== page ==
9 On Your Side reporter Ally Kraemer got engaged in November. She will be writing about her wedding planning experiences until her wedding in August. Expect to see the good, the bad and the bridezilla. (Just kidding!)
CINCINNATI -- Designing wedding invitations is the most exciting part of my planning so far. It's also one of the most expensive.
I can't imagine spending more money on paper than I did on my cake, so I shopped around.
Ordering online is convenient, but once you start plugging things in, it gets really expensive really quick.
So I went to Designs by Dawson in Madeira. Dawson Bullock and her team are so incredible! Using a local vendor gives you the ability to totally customize every last detail.
I'm fairly crafty (I used to work for a scrapbook store in high school), so I didn't think making our invitations was that crazy.
Step 1: Find inspiration.
I looked around on Etsy for wedding invitatio designs I liked and found this one from Swell and Grand. The template is only $25, but we wanted to change a few things to match our slightly less traditional style. It was a good starting point.
Step 2: Design the invitations.
No, you don't have to be a graphic designer! Basic working knowledge of Microsoft PowerPoint will do. I, however, don't even have that, so I called in my fiance, Jake.
We looked up popular wedding fonts. You can download them directly to PowerPoint to try out, and we decided on Stylish Calligraphy Demo and Kokila.
Put as many invitations/reply cards/reception cards on a page as you can. This saves money when you go to print, and you get the most out of that pretty paper.
We got two invites per page, four reply cards per page and four details cards per page.
Don't spend days deciding on font and wording. It doesn't have to follow any pattern; you can write 1st or first and no one will care. Make the invitations fit you and what you want!
Step 3: Size everything.
I want three layers for my invitations -- a pink shimmer backer, a silver glitter middle accent piece and the top layer, which is what the invite is actually printed on. To fit in the envelope, the largest piece can be 5 inches by 7 inches; simply size down from there. They don't have to match exactly, though, so play around with it.
Pink backer: 5 inches by 7 inches
Silver glitter: 4¾ inches by 6¾ inches
Top piece: 4¼ inches by 6¼ inches
Step 4: Gather your supplies -- and don't pay full price for anything!
Pink Paper from Michaels: 25 cents each. (Wait for a 50 percent off sale. I also had a bonus 25 percent off coupon.)
As I said before, try to fit multiple invites and items on one page to save money on printing and paper.
I went to Staples in Hyde Park Plaza. Ask for Max; he helped us get everything aligned on the page just right and made suggestions on how we should cut the invites. If you give them dimensions, Staples will even cut them for you!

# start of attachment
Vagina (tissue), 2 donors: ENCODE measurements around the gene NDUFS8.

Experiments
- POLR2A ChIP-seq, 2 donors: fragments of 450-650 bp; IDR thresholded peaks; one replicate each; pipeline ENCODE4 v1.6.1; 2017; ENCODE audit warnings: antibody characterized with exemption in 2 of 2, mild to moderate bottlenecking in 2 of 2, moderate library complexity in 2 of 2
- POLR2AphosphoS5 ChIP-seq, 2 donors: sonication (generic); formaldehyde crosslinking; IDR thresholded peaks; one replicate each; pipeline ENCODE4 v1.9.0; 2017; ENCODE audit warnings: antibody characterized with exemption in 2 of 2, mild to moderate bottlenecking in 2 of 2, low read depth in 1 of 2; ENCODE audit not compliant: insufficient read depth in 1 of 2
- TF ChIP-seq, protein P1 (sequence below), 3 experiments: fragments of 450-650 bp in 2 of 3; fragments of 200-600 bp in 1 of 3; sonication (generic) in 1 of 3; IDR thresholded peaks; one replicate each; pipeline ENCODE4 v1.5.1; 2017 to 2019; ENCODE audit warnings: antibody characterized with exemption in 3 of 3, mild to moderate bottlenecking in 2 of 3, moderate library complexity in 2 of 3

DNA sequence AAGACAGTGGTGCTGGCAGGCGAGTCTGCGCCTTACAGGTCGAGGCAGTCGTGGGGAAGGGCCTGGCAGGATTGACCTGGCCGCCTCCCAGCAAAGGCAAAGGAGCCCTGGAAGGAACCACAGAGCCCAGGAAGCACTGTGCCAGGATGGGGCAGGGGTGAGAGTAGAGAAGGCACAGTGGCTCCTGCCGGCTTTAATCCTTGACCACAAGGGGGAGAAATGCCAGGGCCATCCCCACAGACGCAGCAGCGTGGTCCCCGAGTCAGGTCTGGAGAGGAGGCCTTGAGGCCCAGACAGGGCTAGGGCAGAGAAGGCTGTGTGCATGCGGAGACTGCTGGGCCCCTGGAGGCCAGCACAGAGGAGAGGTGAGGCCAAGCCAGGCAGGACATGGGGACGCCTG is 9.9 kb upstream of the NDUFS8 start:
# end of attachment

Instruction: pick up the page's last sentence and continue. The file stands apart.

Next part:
Black-and-white printing is 19 cents per page and it's $2 per cut.
We bought the paper cutter after we printed invites; looking back, I could have cut them myself.
Staples did a beautiful job, though, and for $25 I had professional-quality invites.
Step 6: Cut everything.
Think of the process like an assembly line. Measure and cut every aspect of each piece ahead of time so you just have piles of paper. It makes gluing them all together that much easier.
If you measure things out on a 12-by-12-inch piece of paper, you will be surprised at how many pieces you can get out of each sheet. Keep your scraps! The silver glitter paper is expensive, and the skinny scrap I had left from each sheet worked perfectly for my matching table cards. I have a box of scraps that I can use in the future.
I only nicked my finger once, and it took me only a week to get rid of the glitter on my counter, clothes, shoes and hair. (How did it get in my hair?)
Step 7: Get gluing.
Do not grab Elmer's Glue or a glue stick. I used what I call "glue runners." Buy the first one for 40 percent off at Hobby Lobby and then all you have to do is buy refills -- they're cheaper! Be sure to buy the permanent type: You don't want removable.
I probably used 25 rolls of this stuff, so buy a pack with your coupon every time you make a trip to Michael's or Hobby Lobby.
Same process here: I glued every single glitter piece to the pink piece. Then I went back through and glued the top invite portion to the glitter.
I think I re-watched three seasons of "The Real Housewives of Beverly Hills" in the process.
Step 8: The envelopes
We got the envelopes for invites and reply cards pretty cheaply online. LCI Paper does offer printing services, but if you're trying to save money, that isn't the way to go.
We have a LaserJet printer and, after some frustration, we used the "envelopes & mailing" tab to create our own labels. Our list of addresses was in an Excel spreadsheet and using "mail merge" we were able to format an envelope for each guest.
Reply envelopes were easy, simply putting the same address on the center of each one. But I had to sit there and push "OK" on the printer each time one printed -- I lost a little of my sanity there.
Step 9: Grab a drink.
That was a labor of love! If you choose to do your own invitations, hopefully you save money and add personal flair to your wedding.
If you want the PowerPoint templates we created, I'm happy to share. Just email me!
The total cost
It's hard to estimate the cost of each invitation, because I used a single piece of paper for multiple invites and reply cards. And I'm not including the cost of ink for my envelopes. We used the printer at my mom's house, so it was free!
If I had to estimate:
Invites with envelopes: $1.15 each
Reply and details cards: 71 cents each
Total: $1.86 per invite set
That's crazy cheap, so if you're on a budget, make your invites and spend that money elsewhere!